Radiation: The Good, the Bad, and the Ugly

“The Atomic Age was born in secrecy, and for two decades after Hiroshima, the high priests of the cult of the atom concealed vital information about the risks to human health posed by radiation.” - Dr. Alice Stewart, an audacious and insightful medical researcher, was one of the first experts to alert the world to the dangers of low-level radiation

“Millions of Americans every year depend upon medical imaging exams to diagnose disease and detect injury, and thousands more rely on radiation therapy to treat and cure their cancers.” - Charles W. Pickering

“The current lack of a national standard for operators of medical imaging and radiation therapy equipment poses a hazard to American patients and jeopardizes quality health care.” - Charles W. Pickering

“'Not to worry,' their bosses told them. 'If you swallow any radium, it'll make your cheeks rosy.'' - from "Radium Girls" by Martha Irvine (At the US Radium Corporation factory in Orange, New Jersey around 1917. The women at Radium Dial sometimes painted their teeth and faces and then turned off the lights for a laugh.)

All life is dependent on small doses of electromagnetic radiation. Plants live by converting this energy through photosynthesis, sustaining themselves and in turn providing food for many of the earth’s animals. We also are surrounded by and depend on radiation-emitting devices, including cell phones, radios, medical x-rays, and the electricity that powers our homes. Radiation-emitting devices have many benefits, but we are still learning about some of their health effects.

The electromagnetic spectrum is roughly divided into ionizing and nonionizing radiation. The distinction depends on the amount of energy carried by the radiation, which is directly related to the frequency of vibration of the electric and magnetic fields. When the frequency (and hence energy) is high enough, the radiation can separate electrons from atoms, ionizing the material it passes through. For biological material, this energy can damage cellular DNA and disrupt function. Nonionizing radiation includes ultraviolet, visible, and infrared light, microwaves, radio and TV waves, and power transmission. Ionizing radiation includes high-energy radiation such as cosmic rays, x-rays, or gamma rays generated by nuclear decay. Ionizing radiation also includes several types of sub-atomic particles such as beta radiation (high-energy electrons) and alpha radiation (helium ions). Medical x- rays are an example of a common beneficial exposure to ionizing radiation.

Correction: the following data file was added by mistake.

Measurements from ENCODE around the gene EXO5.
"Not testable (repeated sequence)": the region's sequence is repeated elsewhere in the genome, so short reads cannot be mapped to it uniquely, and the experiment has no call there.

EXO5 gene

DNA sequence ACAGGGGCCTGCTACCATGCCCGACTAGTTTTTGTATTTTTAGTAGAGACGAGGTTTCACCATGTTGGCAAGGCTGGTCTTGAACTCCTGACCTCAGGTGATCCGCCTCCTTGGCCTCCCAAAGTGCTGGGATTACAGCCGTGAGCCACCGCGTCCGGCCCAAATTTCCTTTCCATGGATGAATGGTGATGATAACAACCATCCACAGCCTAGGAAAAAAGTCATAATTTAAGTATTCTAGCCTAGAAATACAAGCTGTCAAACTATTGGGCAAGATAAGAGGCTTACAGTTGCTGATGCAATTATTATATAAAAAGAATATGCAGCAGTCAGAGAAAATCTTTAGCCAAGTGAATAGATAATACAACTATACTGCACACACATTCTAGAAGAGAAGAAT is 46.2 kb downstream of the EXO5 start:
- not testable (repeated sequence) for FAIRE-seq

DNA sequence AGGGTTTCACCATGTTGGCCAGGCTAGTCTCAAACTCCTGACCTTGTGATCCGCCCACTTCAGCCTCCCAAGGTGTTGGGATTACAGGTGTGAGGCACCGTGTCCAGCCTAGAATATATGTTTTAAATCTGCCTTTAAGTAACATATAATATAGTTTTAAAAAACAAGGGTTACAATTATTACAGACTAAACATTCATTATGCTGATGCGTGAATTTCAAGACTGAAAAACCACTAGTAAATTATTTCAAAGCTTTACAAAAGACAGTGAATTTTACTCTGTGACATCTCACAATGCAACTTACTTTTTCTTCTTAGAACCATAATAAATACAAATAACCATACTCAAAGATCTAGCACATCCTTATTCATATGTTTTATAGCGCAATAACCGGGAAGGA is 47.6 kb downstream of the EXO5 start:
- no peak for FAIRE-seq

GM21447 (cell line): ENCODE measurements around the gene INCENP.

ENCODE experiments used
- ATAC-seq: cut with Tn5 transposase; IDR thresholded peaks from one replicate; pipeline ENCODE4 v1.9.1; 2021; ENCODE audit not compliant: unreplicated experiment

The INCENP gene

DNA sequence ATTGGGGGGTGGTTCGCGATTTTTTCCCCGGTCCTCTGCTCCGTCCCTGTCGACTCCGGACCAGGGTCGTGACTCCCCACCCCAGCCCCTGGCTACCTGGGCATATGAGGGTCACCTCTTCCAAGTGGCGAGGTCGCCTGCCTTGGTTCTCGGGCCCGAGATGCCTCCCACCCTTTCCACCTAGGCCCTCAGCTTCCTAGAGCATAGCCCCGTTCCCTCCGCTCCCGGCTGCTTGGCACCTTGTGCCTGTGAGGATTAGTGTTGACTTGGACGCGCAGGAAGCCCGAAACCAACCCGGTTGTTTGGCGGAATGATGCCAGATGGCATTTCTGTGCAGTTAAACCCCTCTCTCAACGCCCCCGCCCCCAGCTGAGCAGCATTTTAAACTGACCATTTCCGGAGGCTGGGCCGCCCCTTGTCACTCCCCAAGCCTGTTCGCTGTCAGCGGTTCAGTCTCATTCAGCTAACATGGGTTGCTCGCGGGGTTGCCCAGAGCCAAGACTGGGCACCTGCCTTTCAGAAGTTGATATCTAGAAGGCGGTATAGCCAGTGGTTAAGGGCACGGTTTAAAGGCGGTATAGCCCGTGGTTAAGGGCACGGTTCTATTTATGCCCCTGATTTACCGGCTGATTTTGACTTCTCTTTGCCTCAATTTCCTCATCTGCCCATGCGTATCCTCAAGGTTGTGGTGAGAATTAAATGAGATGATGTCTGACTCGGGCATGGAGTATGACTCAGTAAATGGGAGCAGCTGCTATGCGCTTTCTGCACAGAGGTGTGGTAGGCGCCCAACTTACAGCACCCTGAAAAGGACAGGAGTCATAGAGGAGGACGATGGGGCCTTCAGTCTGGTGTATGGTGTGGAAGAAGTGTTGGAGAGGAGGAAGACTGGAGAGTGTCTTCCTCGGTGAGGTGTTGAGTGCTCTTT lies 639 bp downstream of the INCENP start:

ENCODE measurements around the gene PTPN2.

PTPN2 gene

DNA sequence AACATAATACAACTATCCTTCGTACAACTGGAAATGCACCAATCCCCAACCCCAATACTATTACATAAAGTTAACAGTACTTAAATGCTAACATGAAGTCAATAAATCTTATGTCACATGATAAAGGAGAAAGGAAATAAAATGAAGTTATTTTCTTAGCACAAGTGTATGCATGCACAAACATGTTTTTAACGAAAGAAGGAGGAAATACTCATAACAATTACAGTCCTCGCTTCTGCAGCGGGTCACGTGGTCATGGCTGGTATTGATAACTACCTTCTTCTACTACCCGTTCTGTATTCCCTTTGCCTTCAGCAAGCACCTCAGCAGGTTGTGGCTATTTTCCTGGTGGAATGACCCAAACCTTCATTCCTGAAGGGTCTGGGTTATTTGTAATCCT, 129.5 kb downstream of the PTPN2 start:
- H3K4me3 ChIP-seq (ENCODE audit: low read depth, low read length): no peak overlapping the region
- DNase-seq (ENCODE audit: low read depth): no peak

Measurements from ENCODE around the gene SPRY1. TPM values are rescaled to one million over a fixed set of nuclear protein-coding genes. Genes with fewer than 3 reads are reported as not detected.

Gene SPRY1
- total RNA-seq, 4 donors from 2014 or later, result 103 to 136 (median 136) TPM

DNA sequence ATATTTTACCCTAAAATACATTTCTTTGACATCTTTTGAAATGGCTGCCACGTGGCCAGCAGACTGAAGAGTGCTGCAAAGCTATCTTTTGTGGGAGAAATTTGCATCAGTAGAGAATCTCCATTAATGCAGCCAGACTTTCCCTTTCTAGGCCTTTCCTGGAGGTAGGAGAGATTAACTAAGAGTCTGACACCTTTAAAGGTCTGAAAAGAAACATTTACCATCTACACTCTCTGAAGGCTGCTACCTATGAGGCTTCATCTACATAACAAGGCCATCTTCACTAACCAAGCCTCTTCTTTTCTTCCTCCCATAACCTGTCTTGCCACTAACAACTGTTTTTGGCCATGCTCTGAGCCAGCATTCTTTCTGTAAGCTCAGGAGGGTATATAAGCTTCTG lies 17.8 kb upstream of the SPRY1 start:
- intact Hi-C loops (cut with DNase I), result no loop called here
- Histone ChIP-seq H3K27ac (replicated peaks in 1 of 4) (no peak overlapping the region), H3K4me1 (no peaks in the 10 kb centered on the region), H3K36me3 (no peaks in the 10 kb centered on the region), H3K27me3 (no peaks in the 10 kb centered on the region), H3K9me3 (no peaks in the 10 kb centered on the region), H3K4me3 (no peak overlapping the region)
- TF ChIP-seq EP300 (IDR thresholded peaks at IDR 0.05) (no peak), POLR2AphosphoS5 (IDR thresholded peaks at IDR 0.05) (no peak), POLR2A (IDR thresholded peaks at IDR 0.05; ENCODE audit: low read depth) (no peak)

Assessing the human health and ecological effects of both ionizing and nonionizing radiation is complex. While we depend on the sun, we are also familiar with the hazards of solar radiation that can result in sunburn, cataracts, and skin cancer. Microwave radiation, used by cell phones, is also a potential concern as it warms the skin or internal organs. Excessive use of a cell phone on the ear may increase the rate of brain cancers. There is also controversy around the potential hazards of exposure to low-frequency energy such as AC power lines. The challenge, as always, is to limit exposure.

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The effects of high-dose ionizing radiation are well documented. We also know a great deal about energy emitted and how to reduce exposure. An important distinction is whether exposure to a radioactive material is external, or through ingestion of a radioactive particle. Ingestion of a radioactive particle results in nearby cellular exposure and a greater likelihood of cellular damage resulting in cancer. For example, iodine-131 is taken up by the thyroid and can cause thyroid cancer. The young are particularly vulnerable.

The challenge that our modern society faces is to exploit the properties of ionizing and nonionizing radiation while putting in place appropriate safeguards that protect human and environmental health. We must also recognize that children are more vulnerable to radiation exposure than adults, be it solar radiation, microwaves, or iodine-131. We have an ethical responsibility to ensure that our children can reach and maintain their full potential, free of unnecessary radiation exposure.